After the thyristor and the pass device are formed, they are electrically coupled to each other and to other circuitry. A contact region 151 is formed on the P+ anode emitter region 118, and interconnect 150 is electrically coupled to the contact region 151 and to other circuitry (not shown) in the device, such as a reference voltage line. Another contact 140 is formed, bridging over the insulative liner 123 and electrically coupling the contact 122 with the N+ source/drain region 132, which in turn couples the pass device 130 in series with the N+ cathode 112. A bit line contact 160 electrically couples the N+ source/drain region 134 to a metal line 162, such that the metal line 162 is electrically coupled to the N+ cathode region 112 when the pass device 130 is in a current-passing mode (e.g., latched in an “on” state). In response to signals applied to the gate 138 and the control port 120, the thyristor-based device 100 is adapted for writing data to and reading data from the N+ cathode emitter region 112 as a function of the state of the thyristor. For example, the read access occurs when electrically coupling the bit line contact 160 to the N+ cathode emitter region 112 via the pass device 130. More specifically, the voltage of the N+ cathode emitter region 112, which is a function of the state of the thyristor, is read out as data to the bit line contact 160.
Various ones of the example embodiments described below in connection with the figures share similar features with each other and with
The memory array 200 includes shallow trench isolation (STI) regions 280, 281, 282 and 283 that are formed in a substrate and adapted to electrically isolate portions of adjacent memory cells, such as cells 201 and 202. In one implementation, the STI is used to electrically isolate source/drain regions of adjacent pass devices. In another implementation, the STI is used to form a deep trench that is adapted to isolate buried emitter regions of the thyristor-based devices. For more general information regarding thyristor devices, and for specific information regarding the use of an STI trench to isolate a buried emitter in a manner that can be implemented in connection with one or more example embodiments of the present invention, reference may be made to the above-referenced patent document entitled “Varied Trench Depth for Thyristor Isolation.”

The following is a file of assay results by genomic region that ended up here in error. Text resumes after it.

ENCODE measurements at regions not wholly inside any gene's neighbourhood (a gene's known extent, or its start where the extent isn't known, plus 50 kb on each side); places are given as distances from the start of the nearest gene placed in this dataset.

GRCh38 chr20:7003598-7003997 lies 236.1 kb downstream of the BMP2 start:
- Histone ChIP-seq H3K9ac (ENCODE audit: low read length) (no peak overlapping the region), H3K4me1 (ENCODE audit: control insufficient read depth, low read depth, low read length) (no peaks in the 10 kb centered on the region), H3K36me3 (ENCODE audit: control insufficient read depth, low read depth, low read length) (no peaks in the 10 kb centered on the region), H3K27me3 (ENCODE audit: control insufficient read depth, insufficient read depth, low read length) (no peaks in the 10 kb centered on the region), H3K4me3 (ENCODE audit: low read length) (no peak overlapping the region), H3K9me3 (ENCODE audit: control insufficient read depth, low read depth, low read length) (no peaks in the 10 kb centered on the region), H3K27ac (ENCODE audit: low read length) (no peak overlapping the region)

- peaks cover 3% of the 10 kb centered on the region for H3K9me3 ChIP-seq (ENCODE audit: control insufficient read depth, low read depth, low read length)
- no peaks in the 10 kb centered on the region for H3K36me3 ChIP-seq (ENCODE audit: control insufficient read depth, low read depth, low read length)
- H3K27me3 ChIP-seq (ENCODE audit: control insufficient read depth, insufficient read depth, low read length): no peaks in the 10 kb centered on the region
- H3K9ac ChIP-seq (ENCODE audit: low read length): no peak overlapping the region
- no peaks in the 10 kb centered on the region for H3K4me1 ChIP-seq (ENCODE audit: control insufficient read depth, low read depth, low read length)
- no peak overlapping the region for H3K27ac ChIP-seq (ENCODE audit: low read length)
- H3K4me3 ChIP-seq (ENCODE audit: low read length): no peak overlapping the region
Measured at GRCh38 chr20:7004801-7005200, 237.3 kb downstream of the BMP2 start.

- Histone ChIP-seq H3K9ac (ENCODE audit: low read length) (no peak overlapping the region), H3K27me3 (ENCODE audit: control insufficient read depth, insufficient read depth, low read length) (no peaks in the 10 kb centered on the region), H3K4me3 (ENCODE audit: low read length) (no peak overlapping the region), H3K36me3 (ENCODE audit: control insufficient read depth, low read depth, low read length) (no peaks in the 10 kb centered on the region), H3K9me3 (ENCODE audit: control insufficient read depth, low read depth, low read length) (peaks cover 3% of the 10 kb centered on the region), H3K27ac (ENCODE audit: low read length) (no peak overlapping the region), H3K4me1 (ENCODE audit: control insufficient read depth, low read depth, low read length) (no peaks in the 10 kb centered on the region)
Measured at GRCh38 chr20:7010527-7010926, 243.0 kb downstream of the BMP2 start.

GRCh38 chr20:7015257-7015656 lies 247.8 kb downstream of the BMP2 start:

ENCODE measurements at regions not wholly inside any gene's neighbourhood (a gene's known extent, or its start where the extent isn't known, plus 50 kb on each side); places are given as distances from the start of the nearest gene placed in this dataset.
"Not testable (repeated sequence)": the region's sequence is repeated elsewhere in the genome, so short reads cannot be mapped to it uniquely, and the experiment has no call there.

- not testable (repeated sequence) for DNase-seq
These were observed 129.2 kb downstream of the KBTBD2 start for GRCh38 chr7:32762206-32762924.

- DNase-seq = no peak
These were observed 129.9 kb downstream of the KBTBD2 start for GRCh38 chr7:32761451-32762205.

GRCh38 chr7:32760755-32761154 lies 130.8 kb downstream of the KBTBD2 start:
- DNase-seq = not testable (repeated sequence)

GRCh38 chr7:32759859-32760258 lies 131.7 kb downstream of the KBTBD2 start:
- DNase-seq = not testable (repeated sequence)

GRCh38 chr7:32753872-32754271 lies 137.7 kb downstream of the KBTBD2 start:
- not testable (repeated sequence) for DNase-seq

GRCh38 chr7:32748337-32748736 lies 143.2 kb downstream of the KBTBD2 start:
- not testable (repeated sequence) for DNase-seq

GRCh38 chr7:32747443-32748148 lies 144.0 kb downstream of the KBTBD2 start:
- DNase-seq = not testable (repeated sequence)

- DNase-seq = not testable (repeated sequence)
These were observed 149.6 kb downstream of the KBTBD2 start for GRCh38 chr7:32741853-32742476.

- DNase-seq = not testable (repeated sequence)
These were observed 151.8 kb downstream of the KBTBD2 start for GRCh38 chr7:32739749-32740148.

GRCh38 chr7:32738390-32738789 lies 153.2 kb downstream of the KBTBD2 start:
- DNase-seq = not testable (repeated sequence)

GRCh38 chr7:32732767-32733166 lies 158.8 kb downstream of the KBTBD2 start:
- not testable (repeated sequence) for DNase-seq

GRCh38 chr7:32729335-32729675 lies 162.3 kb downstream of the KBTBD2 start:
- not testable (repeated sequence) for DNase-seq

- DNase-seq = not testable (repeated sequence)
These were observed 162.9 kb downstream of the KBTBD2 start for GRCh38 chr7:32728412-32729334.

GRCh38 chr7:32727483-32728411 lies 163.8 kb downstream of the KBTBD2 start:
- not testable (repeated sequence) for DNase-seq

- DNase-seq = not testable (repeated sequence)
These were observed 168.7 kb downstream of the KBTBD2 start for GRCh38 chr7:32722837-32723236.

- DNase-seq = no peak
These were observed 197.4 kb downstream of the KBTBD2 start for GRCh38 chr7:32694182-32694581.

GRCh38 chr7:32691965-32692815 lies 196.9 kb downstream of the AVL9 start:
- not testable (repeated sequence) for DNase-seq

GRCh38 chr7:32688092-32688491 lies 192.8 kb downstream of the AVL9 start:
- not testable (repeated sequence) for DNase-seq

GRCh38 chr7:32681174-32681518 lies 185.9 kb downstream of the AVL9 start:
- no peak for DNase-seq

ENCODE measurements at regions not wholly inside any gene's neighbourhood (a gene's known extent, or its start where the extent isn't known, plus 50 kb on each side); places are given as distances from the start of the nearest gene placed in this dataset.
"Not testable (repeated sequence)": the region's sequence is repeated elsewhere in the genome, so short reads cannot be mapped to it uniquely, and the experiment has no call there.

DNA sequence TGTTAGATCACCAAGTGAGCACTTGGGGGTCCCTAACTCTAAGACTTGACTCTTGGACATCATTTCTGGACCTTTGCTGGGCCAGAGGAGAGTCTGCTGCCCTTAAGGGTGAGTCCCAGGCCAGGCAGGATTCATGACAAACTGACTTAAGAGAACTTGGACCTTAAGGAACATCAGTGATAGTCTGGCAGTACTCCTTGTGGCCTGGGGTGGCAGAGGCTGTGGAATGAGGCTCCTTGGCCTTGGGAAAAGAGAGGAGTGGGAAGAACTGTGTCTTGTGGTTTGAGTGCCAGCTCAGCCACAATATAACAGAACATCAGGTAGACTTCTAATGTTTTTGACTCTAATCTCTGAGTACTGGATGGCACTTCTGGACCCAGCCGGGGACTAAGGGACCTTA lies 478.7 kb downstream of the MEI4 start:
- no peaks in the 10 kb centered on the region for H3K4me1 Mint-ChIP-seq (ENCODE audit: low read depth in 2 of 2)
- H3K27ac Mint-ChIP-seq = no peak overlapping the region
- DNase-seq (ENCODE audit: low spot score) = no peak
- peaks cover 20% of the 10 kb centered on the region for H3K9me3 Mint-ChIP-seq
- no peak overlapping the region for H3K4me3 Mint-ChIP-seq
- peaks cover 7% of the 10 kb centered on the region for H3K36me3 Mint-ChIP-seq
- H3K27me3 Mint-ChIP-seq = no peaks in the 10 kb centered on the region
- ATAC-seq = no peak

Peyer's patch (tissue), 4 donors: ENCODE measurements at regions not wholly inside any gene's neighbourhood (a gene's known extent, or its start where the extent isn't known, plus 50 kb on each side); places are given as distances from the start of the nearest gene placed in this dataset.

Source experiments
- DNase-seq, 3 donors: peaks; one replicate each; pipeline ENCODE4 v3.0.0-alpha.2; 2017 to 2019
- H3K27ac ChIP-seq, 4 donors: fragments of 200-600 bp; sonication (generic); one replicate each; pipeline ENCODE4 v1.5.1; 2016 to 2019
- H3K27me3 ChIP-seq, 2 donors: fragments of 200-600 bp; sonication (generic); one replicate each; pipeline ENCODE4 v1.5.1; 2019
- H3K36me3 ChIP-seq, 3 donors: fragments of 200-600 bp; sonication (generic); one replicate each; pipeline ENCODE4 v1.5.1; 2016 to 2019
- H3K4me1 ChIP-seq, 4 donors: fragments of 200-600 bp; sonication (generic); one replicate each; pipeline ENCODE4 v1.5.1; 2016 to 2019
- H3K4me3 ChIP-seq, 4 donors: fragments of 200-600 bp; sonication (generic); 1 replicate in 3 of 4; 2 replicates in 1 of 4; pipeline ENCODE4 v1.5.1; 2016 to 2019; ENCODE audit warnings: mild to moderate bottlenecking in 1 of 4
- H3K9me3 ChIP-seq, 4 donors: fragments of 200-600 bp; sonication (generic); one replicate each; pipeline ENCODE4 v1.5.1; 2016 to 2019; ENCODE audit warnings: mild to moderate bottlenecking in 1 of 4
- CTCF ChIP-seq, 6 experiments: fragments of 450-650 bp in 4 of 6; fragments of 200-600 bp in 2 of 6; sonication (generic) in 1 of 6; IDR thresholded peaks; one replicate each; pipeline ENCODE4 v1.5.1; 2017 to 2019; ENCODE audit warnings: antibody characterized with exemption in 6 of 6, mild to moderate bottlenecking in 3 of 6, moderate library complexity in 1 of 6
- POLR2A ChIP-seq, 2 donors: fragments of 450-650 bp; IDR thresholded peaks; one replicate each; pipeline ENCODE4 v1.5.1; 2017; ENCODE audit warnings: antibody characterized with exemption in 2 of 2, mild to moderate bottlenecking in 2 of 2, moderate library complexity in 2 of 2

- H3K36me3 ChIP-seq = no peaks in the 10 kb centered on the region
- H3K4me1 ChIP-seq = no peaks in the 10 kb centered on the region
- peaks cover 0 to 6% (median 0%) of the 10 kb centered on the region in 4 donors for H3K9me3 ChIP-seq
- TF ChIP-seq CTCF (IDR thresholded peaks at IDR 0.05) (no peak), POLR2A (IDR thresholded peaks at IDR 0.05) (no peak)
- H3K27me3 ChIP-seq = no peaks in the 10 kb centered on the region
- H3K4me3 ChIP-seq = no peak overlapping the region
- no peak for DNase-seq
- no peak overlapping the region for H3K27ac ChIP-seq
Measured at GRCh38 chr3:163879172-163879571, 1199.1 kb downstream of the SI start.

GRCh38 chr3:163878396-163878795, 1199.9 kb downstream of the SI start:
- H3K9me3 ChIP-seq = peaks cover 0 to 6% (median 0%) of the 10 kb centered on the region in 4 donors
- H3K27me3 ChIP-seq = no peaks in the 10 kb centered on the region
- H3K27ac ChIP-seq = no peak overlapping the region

A variety of the memory cells in the array 200 share word lines, bit lines and local interconnects. For example, referring to memory cells 201, 202 and 203, word lines 220 and 238 are coupled to cells 201 and 202, with the word line 220 including a thyristor control port and being formed near a bottom of a trench in a manner similar to the control port 120 shown in
Referring to memory cell 201 as a representative example cell, a relatively deep trench 226 is formed having two depths and an aspect ratio that inhibits filling the trench with an insulative material. Portions of the deep trench 226 that overlap the STI regions 280-283 are relatively deeper than portions of the deep trench that do not overlap the STI. These relatively deeper portions of the trench 226 result, for example, when the STI regions 280-283 are etched prior to etching the deep trench 226. Thus, the memory cell 201 exhibits three trench depths including the STI trench regions 280-283 that isolate pass devices, the shallower portion of the deep trench 226 that isolates thyristors, and the deeper portion of the deep trench 226 that isolates lower emitter regions of immediately adjacent thyristors.
A thyristor emitter region (e.g., region 212 of
After the conductive shunt 240 is formed, thyristor body regions (e.g., regions 114, 116 and 118 in
The memory array shown in
Referring now to
Referring to FIG. 4 and viewing cross-section C of FIG. 2 and cross-section B of
Similar to trench 570, each of trenches 571 and 572 has an insulative liner 541 and a conductive material 540 formed therein. The combination of the insulative material 541 and the conductive material 540 electrically isolate adjacent thyristor and/or pass device regions (e.g., the adjacent thyristor and pass devices shown in FIG. 2). The conductive material 540 is particularly useful for filling the lower portion of trenches where a high aspect ratio inhibits filling insulative material therein. A portion of the trench 571 is lined with a gate dielectric 521, and the conductive thyristor control port 520 is formed in the trench 571 and adapted to capacitively couple to the P-base region 514 via the dielectric 521.